By my estimate the average drain in flight is about 450W (i1 Pro) but I don't think you want to drain for storage or calibration at that rate as the higher the current the battery is subject to the shorter its lifespan. So, maybe 150W is about the right balance -- fast enough to more closely match the actual drain profile in flight but slow enough to limit the degradation of the pack due to high current.


    Brian
     
    #19 RaptorMan, May 21, 2016
    Last edited: May 22, 2016
  20. Yellow Fellow

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    Could someone who is wiser than me clarify best practice?

    What I tend to do with my (TB47) batteries is as follows:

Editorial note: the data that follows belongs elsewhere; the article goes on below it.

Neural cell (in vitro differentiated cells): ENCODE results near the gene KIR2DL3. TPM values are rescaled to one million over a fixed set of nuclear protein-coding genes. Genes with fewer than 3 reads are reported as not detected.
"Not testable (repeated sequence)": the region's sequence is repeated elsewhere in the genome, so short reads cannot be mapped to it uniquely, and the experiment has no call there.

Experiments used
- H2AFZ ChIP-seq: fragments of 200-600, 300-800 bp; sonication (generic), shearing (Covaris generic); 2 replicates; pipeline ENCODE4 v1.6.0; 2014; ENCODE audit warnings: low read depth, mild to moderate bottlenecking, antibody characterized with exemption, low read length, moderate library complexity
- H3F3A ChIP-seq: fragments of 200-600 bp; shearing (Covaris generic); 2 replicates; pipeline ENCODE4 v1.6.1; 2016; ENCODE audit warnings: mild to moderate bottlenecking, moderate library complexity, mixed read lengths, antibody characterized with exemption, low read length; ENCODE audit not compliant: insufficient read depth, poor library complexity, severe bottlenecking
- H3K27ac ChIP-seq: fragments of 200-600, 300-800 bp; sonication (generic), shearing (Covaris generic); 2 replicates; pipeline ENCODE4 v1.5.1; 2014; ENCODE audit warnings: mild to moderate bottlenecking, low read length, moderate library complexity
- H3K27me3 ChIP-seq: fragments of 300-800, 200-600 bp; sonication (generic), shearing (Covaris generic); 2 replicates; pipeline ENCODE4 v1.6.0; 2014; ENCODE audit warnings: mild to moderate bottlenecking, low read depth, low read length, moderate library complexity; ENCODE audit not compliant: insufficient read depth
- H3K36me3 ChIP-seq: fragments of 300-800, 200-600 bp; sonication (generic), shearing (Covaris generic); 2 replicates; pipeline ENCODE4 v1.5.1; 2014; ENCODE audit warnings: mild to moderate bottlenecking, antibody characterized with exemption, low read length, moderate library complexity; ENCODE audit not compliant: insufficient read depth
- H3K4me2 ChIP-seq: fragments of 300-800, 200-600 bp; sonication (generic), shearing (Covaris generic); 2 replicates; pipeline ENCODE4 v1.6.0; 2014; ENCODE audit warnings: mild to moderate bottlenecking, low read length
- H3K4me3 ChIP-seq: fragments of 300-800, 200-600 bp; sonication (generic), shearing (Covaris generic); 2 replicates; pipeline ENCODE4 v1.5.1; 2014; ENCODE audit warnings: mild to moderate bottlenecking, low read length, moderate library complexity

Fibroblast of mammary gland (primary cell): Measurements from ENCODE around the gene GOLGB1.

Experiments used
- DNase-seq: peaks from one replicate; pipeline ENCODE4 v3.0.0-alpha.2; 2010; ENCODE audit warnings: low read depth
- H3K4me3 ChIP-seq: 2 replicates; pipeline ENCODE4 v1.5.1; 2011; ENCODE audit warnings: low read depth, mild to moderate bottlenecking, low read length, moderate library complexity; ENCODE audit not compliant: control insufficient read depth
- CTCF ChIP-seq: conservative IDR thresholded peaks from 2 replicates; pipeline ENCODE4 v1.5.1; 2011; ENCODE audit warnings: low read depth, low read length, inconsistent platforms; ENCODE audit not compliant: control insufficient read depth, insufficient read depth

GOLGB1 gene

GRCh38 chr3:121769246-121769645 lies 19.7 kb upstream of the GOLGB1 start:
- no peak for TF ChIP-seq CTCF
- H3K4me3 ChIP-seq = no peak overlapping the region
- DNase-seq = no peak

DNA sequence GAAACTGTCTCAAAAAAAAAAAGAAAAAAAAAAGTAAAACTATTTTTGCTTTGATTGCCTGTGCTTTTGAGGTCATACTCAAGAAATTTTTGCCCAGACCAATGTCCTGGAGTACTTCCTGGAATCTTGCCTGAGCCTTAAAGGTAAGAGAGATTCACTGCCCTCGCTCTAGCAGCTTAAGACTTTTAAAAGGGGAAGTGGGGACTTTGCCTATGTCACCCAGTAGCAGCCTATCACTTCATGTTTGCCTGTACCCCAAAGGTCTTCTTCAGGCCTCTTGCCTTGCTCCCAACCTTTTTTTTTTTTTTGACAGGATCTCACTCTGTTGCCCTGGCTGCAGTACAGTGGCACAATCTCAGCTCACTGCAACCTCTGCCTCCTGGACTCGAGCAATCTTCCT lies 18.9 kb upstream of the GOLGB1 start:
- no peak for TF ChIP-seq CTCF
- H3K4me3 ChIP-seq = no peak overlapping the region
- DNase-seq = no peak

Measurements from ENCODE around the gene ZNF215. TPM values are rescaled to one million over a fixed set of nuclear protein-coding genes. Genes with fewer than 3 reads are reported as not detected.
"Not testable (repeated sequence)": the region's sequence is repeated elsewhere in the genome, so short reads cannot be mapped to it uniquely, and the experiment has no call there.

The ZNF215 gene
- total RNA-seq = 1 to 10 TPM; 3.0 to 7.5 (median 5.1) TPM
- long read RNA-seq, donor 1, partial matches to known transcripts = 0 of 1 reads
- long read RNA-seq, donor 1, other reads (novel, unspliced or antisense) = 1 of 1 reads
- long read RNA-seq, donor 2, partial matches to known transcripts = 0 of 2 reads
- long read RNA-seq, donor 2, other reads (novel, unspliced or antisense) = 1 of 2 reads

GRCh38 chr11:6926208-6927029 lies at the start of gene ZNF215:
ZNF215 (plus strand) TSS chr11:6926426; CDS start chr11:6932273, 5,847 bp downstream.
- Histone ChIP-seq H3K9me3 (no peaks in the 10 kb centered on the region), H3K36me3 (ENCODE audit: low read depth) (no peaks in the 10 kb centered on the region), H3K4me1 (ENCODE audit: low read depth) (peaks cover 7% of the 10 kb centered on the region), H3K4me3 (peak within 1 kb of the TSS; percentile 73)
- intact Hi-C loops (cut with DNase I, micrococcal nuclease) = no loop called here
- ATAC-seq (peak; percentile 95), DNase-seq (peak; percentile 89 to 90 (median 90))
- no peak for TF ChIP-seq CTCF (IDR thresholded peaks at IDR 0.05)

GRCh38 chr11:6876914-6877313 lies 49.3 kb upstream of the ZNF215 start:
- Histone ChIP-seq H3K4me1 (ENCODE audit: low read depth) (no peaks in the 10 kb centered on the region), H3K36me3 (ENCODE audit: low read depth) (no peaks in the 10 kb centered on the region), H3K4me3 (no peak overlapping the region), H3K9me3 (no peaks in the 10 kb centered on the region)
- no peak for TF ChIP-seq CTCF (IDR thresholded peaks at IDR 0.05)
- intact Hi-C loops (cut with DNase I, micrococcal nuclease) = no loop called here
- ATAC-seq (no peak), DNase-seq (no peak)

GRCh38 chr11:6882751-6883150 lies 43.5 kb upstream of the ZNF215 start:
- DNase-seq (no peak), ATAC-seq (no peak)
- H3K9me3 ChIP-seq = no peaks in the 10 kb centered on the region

1. After use, I fully charge them to 100% and then allow them to do an auto discharge over 3 days. This, I believe, takes them down to the 'safe' storage level of around 60%.

    2. Recharge to 100% before use (obviously).

    3. Every 20 or so charging cycles, completely discharge and then recharge to 100%.

    However, on the Phantom Angel web site that The Editor kindly pointed to, it says: "Manufacturers (including DJI) state that LiPo batteries should be stored at ~50% charge if left for more than 24 hours. DJI’s auto-discharge function takes at least 3 days to discharge - that’s not good enough."

    So, am I doing the wrong thing in recharging after use and allowing my batts to auto-discharge? Would it be better to leave them at whatever level they're at after use (typically around 20%)? Or is it bad to store them at that low a level?

    Is the best thing to in fact invest in a Phantom Angel?

    Obviously, given the cost of them, I want them to last as long as possible!

    Thank you.